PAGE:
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Charter schools investigation finds millions in tax dollars wasted; Inside influence with policymakers


Vert_Bar_Graph.pngA national investigation into charter school spending has found millions of tax dollars wasted or spent inappropriately. Investigators also found emails revealing an inside influence of charter school companies with Indiana policymakers.


The Center for Media and Democracy (CMD) found “At least $2.2 million was awarded to Indiana charters that either closed or never opened. In addition, emails obtained by CMD through a public records request to Gov. Pence's office found troubling examples of how the private charter sector, notably for-profit chain Charter Schools USA, influences on policy-making.”


CMD’s investigation reveals that the public does not have ready access to key information about how their $3.7 billion in federal and state taxes are being spent to fuel the charter school industry since the 1990s.

CMD further states:


What is even more troubling is how little is known about how charters are spending federal and state tax dollars, even as governments continue to increase funding for them while slashing funds for traditional public schools. Unlike truly public schools, which have to account for prospective and past spending in public budgets provided to democratically elected school boards, charter spending is largely a black hole.



This is due in part to the way laws governing charters have been built by proponents, favoring “flexibility” over rules. That flexibility has allowed an epidemic of fraud, waste, and mismanagement that would not be tolerated in public schools. Charters are policed—if they policed much at all—mainly by charter proponents, within government agencies and private entities with too limited oversight over “authorizers.”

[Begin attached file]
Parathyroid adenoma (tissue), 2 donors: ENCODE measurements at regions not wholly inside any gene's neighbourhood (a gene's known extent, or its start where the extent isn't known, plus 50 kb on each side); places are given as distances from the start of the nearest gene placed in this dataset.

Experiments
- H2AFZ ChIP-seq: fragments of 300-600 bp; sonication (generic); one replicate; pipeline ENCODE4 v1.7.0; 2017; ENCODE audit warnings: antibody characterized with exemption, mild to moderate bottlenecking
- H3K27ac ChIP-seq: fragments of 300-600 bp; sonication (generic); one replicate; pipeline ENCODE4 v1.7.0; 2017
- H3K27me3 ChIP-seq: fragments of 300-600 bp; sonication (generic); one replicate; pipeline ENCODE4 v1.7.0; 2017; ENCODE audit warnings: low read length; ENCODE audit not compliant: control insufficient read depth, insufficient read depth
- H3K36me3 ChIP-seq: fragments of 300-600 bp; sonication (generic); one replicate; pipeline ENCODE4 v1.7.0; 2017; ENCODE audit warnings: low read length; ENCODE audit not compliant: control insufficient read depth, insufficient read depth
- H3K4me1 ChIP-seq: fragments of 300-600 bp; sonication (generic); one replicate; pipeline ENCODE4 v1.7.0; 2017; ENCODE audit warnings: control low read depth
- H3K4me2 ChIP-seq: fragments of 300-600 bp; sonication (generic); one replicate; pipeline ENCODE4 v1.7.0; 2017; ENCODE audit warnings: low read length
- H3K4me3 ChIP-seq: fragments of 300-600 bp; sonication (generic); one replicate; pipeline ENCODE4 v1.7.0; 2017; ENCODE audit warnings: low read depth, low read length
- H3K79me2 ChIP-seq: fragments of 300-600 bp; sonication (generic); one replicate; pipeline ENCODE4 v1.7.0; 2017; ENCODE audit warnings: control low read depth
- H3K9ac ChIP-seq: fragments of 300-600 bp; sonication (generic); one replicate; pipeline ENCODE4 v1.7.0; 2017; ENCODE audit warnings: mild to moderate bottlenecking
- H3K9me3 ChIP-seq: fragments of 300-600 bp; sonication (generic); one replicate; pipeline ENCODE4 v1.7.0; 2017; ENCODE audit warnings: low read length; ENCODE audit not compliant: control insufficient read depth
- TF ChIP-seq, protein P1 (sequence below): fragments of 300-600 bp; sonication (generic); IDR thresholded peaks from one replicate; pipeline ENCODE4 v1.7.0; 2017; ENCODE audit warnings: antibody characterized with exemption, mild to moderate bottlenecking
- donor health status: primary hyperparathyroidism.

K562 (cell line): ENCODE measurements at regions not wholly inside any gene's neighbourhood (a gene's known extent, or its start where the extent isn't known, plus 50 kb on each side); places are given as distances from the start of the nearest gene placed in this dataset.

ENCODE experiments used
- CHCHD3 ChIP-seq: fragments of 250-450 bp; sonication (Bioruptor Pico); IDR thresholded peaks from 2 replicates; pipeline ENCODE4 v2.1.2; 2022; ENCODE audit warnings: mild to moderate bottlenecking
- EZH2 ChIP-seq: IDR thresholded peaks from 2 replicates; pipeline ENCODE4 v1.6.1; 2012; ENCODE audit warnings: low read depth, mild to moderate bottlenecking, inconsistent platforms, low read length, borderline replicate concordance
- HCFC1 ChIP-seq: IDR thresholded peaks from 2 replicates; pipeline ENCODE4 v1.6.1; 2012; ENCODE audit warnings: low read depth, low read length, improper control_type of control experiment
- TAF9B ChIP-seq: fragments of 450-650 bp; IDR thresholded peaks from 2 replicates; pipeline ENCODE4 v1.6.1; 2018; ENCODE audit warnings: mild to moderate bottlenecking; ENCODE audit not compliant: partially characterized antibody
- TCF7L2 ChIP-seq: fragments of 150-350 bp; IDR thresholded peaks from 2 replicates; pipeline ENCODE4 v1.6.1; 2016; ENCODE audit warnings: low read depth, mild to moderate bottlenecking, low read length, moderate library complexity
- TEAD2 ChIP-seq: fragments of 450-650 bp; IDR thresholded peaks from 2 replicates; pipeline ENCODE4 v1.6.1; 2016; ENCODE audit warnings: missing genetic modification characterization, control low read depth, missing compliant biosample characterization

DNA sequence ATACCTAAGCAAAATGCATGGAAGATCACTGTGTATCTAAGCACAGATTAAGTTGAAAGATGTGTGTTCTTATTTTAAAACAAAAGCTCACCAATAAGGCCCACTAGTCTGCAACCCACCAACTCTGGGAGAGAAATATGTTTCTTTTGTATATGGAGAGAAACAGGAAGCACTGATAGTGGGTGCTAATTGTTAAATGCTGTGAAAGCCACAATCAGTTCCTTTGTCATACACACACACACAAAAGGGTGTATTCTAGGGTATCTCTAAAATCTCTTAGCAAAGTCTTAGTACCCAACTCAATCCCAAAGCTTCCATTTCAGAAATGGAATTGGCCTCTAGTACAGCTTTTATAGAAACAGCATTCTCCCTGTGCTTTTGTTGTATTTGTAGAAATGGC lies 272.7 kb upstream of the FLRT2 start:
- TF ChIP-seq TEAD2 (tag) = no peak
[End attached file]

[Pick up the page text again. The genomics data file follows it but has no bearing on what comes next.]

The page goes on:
CMD focused on a handful of states, including Indiana, for their overly liberal policies regulating charter schools. The Indiana schools targeted for scrutiny are:


• Andrew Academy in Indianapolis received $700,000 in planning and implementation grants. The charter was forced to close in 2015 because of poor student performance.


• Padua Academy in Indianapolis lost its charter in 2014 and converted to a private religious school, but not before receiving $702,000 in federal seed money.


• The Indiana Cyber Charter School opened in 2012 with a $420,000 CSP implementation grant. Dogged by financial scandals and terrible student results the charter was revoked and it closed in 2015, leaving 1,100 students in the lurch.


• Via Charter School was awarded a $193,000 planning grant, but never opened.


• Early Career Academy landed a $193,000 planning grant and was due to open last year. This has been postponed due to “governance issues,” according to the school. (This charter is sponsored by a for-profit college—ITT Tech—being sued by the federal government for urging students to get loans for college credits that do not transfer.


Emails obtained through a public records request by CMD found Governor Pence’s staff working closely with Charter Schools USA to reach the governor’s goal of expanding the number of charter schools by 34 percent.


CMD’s full report, including its findings in Indiana, can be found on the organization’s website.


Read More: Record Number of Traditional Public Schools Earn an “A”; Vastly outperform charter schools